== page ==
“It offers a tremendous amount of operative advantages for the surgical technique,” he explained, “and it affords our patients a tremendous amount of clinical advantages, from the perspectives of decreased blood loss, decreased discomfort, and a much quicker recovery time. Ultimately, the goal is to get back to your normal life sooner.”

A key distinction with the Si is the enhanced, high-definition vision of the operative field, equivalent to 1080i in televisions, Wolf said. It has ability to magnify up to 10 times, “so you can imagine that the visual clarity of the operative field is that much more precise.”

“The other advantage is the dexterity and precision with which you can manipulate this robot,” he went on. “It is far better than the human hand. It affords the surgeon the opportunity to access surgical areas with much better confidence and detail than ever before.”

Kelley offered a contrast between the robotic and traditional forms of surgeries. “Before, an open prostatectomy would mean a week in the hospital, and blood loss could be significant,” he explained. “With a robotic prostatectomy, it’s rare that anyone needs blood. In fact, that would be unusual. Blood loss is down to very, very little, which is a major departure from what it had been in the past.”

Robotic surgery at Mercy has heretofore been focused on intra-abdominal procedures. “The urologists first used it on the prostate, we have used it for cystectomies , we’ll remove a bladder, we do nephrectomies — removal of a kidney, urethral surgeries,” Kelley said.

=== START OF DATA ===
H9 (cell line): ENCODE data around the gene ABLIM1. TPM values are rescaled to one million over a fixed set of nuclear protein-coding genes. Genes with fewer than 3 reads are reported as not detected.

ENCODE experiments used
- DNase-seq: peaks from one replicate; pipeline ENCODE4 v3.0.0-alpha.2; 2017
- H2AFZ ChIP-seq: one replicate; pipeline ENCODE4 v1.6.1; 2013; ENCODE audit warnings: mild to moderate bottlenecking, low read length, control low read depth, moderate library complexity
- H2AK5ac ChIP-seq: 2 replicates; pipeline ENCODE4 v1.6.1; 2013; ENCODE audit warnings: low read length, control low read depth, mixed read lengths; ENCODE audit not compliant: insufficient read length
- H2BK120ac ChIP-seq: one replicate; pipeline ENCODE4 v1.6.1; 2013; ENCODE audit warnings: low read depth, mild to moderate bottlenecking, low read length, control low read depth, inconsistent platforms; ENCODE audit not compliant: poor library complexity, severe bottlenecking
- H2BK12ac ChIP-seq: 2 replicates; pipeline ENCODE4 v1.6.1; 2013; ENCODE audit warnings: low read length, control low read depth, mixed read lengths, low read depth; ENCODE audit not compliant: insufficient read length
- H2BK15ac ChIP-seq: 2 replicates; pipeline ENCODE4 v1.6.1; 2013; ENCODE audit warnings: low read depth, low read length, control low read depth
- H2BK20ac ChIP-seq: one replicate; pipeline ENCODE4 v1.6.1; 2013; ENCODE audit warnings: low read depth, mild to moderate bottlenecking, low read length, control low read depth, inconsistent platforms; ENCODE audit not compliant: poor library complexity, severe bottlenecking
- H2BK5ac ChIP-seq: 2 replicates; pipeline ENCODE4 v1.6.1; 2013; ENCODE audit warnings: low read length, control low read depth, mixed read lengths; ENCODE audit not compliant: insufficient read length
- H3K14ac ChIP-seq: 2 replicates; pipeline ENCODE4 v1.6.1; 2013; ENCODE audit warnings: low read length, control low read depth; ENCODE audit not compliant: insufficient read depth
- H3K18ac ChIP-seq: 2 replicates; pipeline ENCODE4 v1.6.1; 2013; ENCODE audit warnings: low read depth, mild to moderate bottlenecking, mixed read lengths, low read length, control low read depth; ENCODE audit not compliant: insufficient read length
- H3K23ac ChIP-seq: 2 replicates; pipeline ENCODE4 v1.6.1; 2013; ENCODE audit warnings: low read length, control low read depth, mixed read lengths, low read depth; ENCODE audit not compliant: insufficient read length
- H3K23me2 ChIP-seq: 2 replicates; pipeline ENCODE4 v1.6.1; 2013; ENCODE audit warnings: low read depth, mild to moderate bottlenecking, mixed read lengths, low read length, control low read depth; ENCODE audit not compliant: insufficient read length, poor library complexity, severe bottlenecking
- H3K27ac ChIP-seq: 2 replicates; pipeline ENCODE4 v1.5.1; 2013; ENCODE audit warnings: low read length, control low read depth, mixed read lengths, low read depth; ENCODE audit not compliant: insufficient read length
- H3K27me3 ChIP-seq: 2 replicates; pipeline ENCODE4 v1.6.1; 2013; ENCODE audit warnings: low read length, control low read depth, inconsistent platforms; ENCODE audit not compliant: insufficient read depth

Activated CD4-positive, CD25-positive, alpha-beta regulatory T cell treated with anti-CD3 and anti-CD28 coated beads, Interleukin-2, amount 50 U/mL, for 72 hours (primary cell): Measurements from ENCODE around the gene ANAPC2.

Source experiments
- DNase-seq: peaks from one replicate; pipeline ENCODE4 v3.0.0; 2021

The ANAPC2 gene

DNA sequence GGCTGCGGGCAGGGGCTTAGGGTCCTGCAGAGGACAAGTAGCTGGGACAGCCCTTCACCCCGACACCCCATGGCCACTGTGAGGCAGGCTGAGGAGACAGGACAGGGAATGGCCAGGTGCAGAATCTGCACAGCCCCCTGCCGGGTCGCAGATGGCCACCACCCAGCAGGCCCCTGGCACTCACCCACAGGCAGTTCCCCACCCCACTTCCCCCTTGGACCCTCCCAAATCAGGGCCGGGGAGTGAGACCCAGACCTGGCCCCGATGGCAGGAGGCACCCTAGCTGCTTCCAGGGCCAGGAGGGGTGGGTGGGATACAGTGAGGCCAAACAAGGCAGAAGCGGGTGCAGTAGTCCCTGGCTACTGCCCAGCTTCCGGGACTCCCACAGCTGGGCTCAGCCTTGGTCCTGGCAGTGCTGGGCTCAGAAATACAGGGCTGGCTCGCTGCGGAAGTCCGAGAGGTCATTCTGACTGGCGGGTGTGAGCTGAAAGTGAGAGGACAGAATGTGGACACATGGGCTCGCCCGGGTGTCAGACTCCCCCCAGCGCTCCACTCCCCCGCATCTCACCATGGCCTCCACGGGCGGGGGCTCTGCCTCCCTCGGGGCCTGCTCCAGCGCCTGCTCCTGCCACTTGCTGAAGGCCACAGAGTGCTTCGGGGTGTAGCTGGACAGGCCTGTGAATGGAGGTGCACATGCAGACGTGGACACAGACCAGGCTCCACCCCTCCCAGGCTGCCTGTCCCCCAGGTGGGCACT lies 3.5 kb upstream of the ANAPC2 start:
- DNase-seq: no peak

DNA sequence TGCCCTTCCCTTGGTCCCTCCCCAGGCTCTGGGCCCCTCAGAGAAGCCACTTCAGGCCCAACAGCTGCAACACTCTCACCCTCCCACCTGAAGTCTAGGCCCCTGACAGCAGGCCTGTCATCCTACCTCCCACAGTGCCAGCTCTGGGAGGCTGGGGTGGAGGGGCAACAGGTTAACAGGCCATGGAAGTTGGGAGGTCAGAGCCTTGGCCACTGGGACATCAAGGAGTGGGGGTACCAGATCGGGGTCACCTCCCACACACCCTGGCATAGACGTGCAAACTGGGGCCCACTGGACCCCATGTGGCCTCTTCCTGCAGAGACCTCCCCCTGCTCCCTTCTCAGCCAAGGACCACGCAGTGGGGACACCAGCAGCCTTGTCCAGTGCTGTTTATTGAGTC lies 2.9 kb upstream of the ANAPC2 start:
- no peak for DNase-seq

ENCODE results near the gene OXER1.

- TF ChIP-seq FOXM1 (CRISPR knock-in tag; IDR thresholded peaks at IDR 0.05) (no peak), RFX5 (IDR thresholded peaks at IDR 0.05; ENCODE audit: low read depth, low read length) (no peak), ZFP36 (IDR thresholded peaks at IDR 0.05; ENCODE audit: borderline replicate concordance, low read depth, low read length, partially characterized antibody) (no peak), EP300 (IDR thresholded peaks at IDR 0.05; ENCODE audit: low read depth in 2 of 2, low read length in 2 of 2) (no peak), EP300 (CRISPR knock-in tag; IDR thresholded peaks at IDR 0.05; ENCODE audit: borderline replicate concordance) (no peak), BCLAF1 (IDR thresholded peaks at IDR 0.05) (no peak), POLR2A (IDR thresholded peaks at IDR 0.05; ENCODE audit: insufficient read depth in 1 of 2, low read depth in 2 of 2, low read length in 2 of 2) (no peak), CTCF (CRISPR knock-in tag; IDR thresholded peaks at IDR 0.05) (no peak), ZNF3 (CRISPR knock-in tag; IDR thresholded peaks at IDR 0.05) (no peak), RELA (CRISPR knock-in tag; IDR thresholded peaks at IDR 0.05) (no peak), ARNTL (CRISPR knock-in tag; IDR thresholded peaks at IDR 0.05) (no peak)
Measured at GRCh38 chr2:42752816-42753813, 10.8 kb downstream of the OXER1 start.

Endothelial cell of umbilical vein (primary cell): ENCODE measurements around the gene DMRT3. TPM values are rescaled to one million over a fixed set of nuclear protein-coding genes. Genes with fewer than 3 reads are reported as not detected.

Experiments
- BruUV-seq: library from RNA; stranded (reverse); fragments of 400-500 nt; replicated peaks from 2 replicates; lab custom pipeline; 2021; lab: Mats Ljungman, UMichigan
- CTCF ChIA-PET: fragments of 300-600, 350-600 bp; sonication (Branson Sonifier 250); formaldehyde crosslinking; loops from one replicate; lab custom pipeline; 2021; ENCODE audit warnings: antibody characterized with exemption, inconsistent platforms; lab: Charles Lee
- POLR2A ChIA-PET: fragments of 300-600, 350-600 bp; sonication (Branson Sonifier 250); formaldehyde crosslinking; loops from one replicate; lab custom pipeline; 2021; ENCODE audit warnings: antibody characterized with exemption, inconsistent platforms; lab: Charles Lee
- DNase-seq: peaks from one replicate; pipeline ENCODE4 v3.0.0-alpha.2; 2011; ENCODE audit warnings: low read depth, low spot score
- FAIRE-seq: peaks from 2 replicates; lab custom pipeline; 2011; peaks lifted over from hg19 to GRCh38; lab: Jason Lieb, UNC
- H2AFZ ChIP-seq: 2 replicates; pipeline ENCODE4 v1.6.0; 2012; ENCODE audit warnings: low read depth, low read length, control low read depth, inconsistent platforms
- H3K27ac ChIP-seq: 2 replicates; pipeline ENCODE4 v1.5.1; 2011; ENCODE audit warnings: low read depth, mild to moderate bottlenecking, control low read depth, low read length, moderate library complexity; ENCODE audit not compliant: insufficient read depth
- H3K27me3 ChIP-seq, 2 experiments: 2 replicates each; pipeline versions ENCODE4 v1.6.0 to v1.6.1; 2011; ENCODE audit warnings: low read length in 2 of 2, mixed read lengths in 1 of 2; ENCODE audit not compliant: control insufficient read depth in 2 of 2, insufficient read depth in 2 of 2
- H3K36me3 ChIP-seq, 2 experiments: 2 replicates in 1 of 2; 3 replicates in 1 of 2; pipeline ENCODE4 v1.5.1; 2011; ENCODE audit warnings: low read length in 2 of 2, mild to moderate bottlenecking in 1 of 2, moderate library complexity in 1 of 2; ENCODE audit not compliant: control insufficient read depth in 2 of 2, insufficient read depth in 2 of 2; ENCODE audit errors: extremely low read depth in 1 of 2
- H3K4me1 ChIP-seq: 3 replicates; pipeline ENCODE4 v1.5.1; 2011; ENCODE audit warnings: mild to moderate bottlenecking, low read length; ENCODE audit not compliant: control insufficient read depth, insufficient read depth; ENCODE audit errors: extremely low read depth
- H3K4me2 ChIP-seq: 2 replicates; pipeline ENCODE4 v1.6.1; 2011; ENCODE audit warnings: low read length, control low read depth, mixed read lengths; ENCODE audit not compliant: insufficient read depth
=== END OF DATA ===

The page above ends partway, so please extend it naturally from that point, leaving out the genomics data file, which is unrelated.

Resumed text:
“The entire genitourinary tract outside of the genitals themselves has been accessed through the robot,” he continued. “Likewise, gynecologists have used it through the abdominal cavity to do ovarian surgery, uterine surgery, and prolapses.” He added that the hospital is exploring the possibility of thoracic surgery with the da Vinci as well.

Because of the lessened trauma of robotic surgery, Kelley said that recovery times have been cut significantly. “Patients are often discharged within 24 to 48 hours,” he said. “The patient needs to get up early, and ambulation is important. But of course, to achieve that, you need the best team, and we at Mercy have assembled this team.”

Mission Accomplished

The Si has streamlined the mechanics of this latest robot. While the layout of two modules has remained — a control booth in which the surgeon sits and manipulates the controls, and the actual surgical robot itself — the connections have all been condensed into a single cable from one machine to the other.

Also, the function of attaching the patient to the surgical platform has been fine-tuned. Kelley called this “side docking.”